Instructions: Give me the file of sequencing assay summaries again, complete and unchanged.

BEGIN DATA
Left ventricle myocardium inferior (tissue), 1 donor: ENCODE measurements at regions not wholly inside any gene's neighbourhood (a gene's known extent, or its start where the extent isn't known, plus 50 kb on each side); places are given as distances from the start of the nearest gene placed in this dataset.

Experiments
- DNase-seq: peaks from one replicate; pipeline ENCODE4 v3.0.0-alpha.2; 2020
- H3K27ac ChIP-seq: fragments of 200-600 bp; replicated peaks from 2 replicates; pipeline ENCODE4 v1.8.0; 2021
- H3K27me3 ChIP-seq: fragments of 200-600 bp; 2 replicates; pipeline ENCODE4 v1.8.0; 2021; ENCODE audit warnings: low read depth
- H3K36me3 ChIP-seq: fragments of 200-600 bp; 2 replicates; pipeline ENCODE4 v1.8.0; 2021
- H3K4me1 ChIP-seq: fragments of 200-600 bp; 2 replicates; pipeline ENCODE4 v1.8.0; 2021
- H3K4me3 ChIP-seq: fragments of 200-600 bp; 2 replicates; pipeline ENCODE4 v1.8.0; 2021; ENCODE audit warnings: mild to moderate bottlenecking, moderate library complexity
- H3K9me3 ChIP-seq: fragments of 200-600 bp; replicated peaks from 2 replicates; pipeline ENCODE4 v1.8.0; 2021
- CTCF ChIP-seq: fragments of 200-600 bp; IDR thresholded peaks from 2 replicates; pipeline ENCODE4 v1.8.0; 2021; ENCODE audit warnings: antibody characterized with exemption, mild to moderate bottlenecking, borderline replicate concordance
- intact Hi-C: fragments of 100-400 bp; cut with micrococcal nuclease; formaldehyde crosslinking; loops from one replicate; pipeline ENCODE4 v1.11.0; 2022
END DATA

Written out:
Left ventricle myocardium inferior (tissue), 1 donor: ENCODE measurements at regions not wholly inside any gene's neighbourhood (a gene's known extent, or its start where the extent isn't known, plus 50 kb on each side); places are given as distances from the start of the nearest gene placed in this dataset.

Experiments
- DNase-seq: peaks from one replicate; pipeline ENCODE4 v3.0.0-alpha.2; 2020
- H3K27ac ChIP-seq: fragments of 200-600 bp; replicated peaks from 2 replicates; pipeline ENCODE4 v1.8.0; 2021
- H3K27me3 ChIP-seq: fragments of 200-600 bp; 2 replicates; pipeline ENCODE4 v1.8.0; 2021; ENCODE audit warnings: low read depth
- H3K36me3 ChIP-seq: fragments of 200-600 bp; 2 replicates; pipeline ENCODE4 v1.8.0; 2021
- H3K4me1 ChIP-seq: fragments of 200-600 bp; 2 replicates; pipeline ENCODE4 v1.8.0; 2021
- H3K4me3 ChIP-seq: fragments of 200-600 bp; 2 replicates; pipeline ENCODE4 v1.8.0; 2021; ENCODE audit warnings: mild to moderate bottlenecking, moderate library complexity
- H3K9me3 ChIP-seq: fragments of 200-600 bp; replicated peaks from 2 replicates; pipeline ENCODE4 v1.8.0; 2021
- CTCF ChIP-seq: fragments of 200-600 bp; IDR thresholded peaks from 2 replicates; pipeline ENCODE4 v1.8.0; 2021; ENCODE audit warnings: antibody characterized with exemption, mild to moderate bottlenecking, borderline replicate concordance
- intact Hi-C: fragments of 100-400 bp; cut with micrococcal nuclease; formaldehyde crosslinking; loops from one replicate; pipeline ENCODE4 v1.11.0; 2022